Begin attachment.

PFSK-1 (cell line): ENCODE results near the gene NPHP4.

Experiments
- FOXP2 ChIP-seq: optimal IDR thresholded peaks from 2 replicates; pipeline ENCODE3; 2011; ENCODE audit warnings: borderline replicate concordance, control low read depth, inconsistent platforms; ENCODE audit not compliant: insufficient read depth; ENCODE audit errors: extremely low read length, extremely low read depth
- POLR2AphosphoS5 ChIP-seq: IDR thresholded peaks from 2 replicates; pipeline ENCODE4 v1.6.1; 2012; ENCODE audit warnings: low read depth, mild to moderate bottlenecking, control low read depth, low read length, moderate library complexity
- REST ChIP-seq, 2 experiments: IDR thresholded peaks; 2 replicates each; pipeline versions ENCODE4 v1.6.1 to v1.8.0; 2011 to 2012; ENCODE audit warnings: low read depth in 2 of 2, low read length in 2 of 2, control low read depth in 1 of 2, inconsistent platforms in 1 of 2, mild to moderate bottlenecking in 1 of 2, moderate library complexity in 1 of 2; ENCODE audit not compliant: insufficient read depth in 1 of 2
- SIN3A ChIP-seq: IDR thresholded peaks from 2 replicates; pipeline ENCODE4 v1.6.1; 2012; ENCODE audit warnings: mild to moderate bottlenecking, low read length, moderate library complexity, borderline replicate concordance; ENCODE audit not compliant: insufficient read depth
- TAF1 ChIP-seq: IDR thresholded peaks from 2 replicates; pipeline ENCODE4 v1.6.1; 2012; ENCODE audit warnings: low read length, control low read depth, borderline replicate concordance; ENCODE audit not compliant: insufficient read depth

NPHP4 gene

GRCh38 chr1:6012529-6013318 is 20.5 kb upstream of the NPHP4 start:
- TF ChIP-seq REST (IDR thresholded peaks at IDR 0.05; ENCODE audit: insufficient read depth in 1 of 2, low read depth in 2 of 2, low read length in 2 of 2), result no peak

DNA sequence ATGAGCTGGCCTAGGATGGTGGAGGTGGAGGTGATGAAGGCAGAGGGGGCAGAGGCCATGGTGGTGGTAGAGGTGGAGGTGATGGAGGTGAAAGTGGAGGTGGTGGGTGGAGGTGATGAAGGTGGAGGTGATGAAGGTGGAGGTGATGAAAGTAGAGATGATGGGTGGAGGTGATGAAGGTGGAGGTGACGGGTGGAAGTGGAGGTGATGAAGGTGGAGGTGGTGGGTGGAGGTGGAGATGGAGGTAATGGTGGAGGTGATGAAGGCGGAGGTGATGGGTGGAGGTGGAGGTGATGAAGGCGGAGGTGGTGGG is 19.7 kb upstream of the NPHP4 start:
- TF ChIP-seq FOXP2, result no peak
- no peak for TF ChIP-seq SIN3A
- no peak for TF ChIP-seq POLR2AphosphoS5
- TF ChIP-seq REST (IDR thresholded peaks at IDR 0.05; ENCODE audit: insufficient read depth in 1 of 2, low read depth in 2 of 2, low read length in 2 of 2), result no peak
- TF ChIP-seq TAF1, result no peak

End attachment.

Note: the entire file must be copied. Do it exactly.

PFSK-1 (cell line): ENCODE results near the gene NPHP4.

Experiments
- FOXP2 ChIP-seq: optimal IDR thresholded peaks from 2 replicates; pipeline ENCODE3; 2011; ENCODE audit warnings: borderline replicate concordance, control low read depth, inconsistent platforms; ENCODE audit not compliant: insufficient read depth; ENCODE audit errors: extremely low read length, extremely low read depth
- POLR2AphosphoS5 ChIP-seq: IDR thresholded peaks from 2 replicates; pipeline ENCODE4 v1.6.1; 2012; ENCODE audit warnings: low read depth, mild to moderate bottlenecking, control low read depth, low read length, moderate library complexity
- REST ChIP-seq, 2 experiments: IDR thresholded peaks; 2 replicates each; pipeline versions ENCODE4 v1.6.1 to v1.8.0; 2011 to 2012; ENCODE audit warnings: low read depth in 2 of 2, low read length in 2 of 2, control low read depth in 1 of 2, inconsistent platforms in 1 of 2, mild to moderate bottlenecking in 1 of 2, moderate library complexity in 1 of 2; ENCODE audit not compliant: insufficient read depth in 1 of 2
- SIN3A ChIP-seq: IDR thresholded peaks from 2 replicates; pipeline ENCODE4 v1.6.1; 2012; ENCODE audit warnings: mild to moderate bottlenecking, low read length, moderate library complexity, borderline replicate concordance; ENCODE audit not compliant: insufficient read depth
- TAF1 ChIP-seq: IDR thresholded peaks from 2 replicates; pipeline ENCODE4 v1.6.1; 2012; ENCODE audit warnings: low read length, control low read depth, borderline replicate concordance; ENCODE audit not compliant: insufficient read depth

NPHP4 gene

GRCh38 chr1:6012529-6013318 is 20.5 kb upstream of the NPHP4 start:
- TF ChIP-seq REST (IDR thresholded peaks at IDR 0.05; ENCODE audit: insufficient read depth in 1 of 2, low read depth in 2 of 2, low read length in 2 of 2), result no peak

DNA sequence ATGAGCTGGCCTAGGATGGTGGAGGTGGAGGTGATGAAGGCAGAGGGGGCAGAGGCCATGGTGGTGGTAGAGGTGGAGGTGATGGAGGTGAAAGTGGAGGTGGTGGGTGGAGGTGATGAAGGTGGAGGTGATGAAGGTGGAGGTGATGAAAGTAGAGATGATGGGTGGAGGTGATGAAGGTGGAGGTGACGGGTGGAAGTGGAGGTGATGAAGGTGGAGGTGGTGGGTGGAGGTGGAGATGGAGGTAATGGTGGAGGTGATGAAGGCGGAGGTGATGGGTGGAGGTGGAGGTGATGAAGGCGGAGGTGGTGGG is 19.7 kb upstream of the NPHP4 start:
- TF ChIP-seq FOXP2, result no peak
- no peak for TF ChIP-seq SIN3A
- no peak for TF ChIP-seq POLR2AphosphoS5
- TF ChIP-seq REST (IDR thresholded peaks at IDR 0.05; ENCODE audit: insufficient read depth in 1 of 2, low read depth in 2 of 2, low read length in 2 of 2), result no peak
- TF ChIP-seq TAF1, result no peak